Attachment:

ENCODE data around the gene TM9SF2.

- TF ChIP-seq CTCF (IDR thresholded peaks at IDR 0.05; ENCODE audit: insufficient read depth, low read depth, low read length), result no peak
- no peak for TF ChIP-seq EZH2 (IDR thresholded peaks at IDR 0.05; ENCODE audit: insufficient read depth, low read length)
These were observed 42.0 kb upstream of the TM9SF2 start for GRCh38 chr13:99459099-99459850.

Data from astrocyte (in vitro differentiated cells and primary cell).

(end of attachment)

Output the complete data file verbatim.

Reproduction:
ENCODE data around the gene TM9SF2.

- TF ChIP-seq CTCF (IDR thresholded peaks at IDR 0.05; ENCODE audit: insufficient read depth, low read depth, low read length), result no peak
- no peak for TF ChIP-seq EZH2 (IDR thresholded peaks at IDR 0.05; ENCODE audit: insufficient read depth, low read length)
These were observed 42.0 kb upstream of the TM9SF2 start for GRCh38 chr13:99459099-99459850.

Data from astrocyte (in vitro differentiated cells and primary cell).